There are lots of different criminal offenses, and in fact several are illegal on many different levels. The majority of offenses are prosecuted either on the state level or on the federal level. However, few people actually understand the difference between these two designations and what it might mean for their case. On this blog, we’ll explain it in greater detail.
Priority of Jurisdiction
While the United States is a union of different states under the umbrella of a common federal government, the federal government actually delegates a number of responsibilities and decisions back to the states themselves. This includes the ability to make their own laws, enforce them, and try those who are accused of breaking them in court. The terms “state crime” and “federal crime” refer to the court that a case is tried in. State level crimes are tried in state courts and federal crimes in federal courts.
But how do you know which court your case will be tried in? In cases where an offense is illegal on both a state and federal level, it can be tried on both of these levels. This is usually the case for things like fraud, theft, drug crimes, and some violent offenses as well. The federal government has the first priority to try the case if they wish, but most of the time they’ll choose to defer the case to the state the crime took place in. The federal government only has so many resources, so they usually lean pretty heavily on state courts for these types of cases.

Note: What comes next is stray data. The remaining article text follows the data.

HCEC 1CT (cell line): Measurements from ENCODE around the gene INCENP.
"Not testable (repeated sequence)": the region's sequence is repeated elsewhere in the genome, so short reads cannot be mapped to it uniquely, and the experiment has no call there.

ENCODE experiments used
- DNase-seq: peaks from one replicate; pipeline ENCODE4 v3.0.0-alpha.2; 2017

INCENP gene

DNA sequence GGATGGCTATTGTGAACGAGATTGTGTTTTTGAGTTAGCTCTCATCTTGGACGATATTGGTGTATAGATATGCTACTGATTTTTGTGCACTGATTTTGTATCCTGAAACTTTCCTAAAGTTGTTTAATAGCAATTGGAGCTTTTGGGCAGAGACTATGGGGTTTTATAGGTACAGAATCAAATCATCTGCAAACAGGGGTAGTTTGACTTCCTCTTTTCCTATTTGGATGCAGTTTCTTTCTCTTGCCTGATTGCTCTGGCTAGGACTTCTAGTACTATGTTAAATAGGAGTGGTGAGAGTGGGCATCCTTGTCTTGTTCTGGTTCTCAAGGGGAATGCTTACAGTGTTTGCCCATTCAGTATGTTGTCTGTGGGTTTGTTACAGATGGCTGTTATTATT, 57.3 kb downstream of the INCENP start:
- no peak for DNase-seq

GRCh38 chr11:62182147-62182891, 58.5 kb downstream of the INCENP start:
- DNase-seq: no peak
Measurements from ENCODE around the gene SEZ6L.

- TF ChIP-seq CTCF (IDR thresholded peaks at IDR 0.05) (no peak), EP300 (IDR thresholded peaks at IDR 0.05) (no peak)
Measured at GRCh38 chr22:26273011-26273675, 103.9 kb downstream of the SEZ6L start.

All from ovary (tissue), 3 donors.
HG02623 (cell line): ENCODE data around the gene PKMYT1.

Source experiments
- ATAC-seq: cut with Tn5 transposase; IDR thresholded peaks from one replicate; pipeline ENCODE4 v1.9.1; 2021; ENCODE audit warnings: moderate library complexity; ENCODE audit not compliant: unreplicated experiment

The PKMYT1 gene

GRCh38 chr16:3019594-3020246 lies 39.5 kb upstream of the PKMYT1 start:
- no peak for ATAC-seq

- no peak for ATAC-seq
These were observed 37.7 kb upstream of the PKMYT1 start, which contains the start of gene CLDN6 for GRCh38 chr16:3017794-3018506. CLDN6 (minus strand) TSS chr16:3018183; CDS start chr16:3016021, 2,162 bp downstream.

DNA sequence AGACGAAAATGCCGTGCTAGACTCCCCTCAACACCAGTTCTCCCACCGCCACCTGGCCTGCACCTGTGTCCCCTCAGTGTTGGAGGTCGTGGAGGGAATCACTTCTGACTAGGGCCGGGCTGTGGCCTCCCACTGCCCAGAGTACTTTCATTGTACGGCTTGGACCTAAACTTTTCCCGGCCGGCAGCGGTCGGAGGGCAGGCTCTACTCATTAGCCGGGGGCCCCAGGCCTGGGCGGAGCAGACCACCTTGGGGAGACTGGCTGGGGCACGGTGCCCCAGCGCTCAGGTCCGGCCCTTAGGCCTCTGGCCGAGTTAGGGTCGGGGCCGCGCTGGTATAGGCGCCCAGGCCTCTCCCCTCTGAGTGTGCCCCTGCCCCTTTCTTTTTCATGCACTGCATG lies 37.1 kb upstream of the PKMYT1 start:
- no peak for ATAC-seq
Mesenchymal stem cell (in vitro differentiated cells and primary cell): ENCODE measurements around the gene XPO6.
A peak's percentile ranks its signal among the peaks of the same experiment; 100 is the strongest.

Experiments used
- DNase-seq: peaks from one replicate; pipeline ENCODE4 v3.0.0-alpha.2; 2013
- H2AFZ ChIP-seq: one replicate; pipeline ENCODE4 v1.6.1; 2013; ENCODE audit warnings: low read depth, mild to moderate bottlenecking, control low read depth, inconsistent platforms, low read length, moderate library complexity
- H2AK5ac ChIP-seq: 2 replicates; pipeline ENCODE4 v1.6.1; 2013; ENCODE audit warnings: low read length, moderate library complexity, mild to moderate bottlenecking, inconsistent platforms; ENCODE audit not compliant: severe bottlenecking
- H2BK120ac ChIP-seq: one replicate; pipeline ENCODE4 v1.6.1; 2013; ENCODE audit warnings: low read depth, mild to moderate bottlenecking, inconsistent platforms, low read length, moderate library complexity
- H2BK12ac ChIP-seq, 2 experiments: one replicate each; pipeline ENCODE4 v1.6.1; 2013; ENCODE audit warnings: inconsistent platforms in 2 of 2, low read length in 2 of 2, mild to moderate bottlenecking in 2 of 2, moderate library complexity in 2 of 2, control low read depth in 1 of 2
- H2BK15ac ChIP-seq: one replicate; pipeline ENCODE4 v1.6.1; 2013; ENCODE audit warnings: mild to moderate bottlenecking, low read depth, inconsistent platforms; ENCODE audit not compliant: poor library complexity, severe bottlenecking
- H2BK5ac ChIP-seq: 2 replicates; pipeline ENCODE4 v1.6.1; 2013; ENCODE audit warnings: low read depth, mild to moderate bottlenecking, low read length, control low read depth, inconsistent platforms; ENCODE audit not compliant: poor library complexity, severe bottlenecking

However, in some cases, particularly for serious charges, the federal government may choose to exercise its jurisdiction and try the case first. In these instances, your case will be tried in federal criminal court in the jurisdiction where the offense allegedly took place.
You may remember from your social studies class that U.S. law forbids “double jeopardy,” or being prosecuted twice for the same offense. However, what many people don’t realize is this does not apply to courts on different levels. You can actually be tried for the same offense twice as long as the two prosecutions are not in a court under the same jurisdiction.
One famous example of this is when NFL quarterback Michael Vick was found guilty of running an illegal dogfighting ring. Vick was initially prosecuted in federal court and sentenced to 23 months in prison. He was then prosecuted and convicted again by the state of Virginia. Prosecutors for the state of Virginia successfully argued that two trials in different jurisdictions did not qualify as “double jeopardy.”If you find yourself facing a criminal offense on either the federal or state level, call the Law Offices of William D. Thompson and speak with a Scranton criminal defense attorney!